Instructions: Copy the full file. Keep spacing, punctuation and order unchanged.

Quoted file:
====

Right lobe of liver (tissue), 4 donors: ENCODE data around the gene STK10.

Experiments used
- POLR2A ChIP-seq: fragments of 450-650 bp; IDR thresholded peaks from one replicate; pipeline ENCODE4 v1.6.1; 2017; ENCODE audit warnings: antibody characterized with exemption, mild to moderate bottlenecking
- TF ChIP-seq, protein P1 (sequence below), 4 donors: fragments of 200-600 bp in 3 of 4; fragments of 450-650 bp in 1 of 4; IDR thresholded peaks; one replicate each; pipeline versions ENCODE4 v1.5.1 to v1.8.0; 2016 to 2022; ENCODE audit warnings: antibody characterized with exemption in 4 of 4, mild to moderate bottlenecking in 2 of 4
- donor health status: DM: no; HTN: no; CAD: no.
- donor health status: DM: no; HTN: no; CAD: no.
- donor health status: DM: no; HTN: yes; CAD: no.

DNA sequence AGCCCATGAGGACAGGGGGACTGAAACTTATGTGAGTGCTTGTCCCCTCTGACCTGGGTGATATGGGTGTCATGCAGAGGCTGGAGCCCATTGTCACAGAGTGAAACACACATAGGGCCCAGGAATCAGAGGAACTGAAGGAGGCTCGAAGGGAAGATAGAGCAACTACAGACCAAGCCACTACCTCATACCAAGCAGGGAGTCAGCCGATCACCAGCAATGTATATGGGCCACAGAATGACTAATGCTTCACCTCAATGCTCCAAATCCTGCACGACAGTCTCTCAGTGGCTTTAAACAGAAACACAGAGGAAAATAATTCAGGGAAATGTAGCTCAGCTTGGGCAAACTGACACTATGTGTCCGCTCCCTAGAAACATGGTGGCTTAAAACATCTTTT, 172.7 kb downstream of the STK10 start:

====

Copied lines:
Right lobe of liver (tissue), 4 donors: ENCODE data around the gene STK10.

Experiments used
- POLR2A ChIP-seq: fragments of 450-650 bp; IDR thresholded peaks from one replicate; pipeline ENCODE4 v1.6.1; 2017; ENCODE audit warnings: antibody characterized with exemption, mild to moderate bottlenecking
- TF ChIP-seq, protein P1 (sequence below), 4 donors: fragments of 200-600 bp in 3 of 4; fragments of 450-650 bp in 1 of 4; IDR thresholded peaks; one replicate each; pipeline versions ENCODE4 v1.5.1 to v1.8.0; 2016 to 2022; ENCODE audit warnings: antibody characterized with exemption in 4 of 4, mild to moderate bottlenecking in 2 of 4
- donor health status: DM: no; HTN: no; CAD: no.
- donor health status: DM: no; HTN: no; CAD: no.
- donor health status: DM: no; HTN: yes; CAD: no.

DNA sequence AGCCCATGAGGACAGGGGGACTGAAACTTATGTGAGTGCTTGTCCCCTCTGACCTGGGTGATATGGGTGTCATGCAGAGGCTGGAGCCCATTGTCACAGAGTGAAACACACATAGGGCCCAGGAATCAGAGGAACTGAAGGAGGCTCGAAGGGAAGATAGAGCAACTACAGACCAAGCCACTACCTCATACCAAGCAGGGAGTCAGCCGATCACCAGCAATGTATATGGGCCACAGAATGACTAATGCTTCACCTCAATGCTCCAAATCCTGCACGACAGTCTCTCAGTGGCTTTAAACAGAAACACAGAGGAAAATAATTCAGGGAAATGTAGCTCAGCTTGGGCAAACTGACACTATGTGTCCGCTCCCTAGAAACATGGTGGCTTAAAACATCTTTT, 172.7 kb downstream of the STK10 start: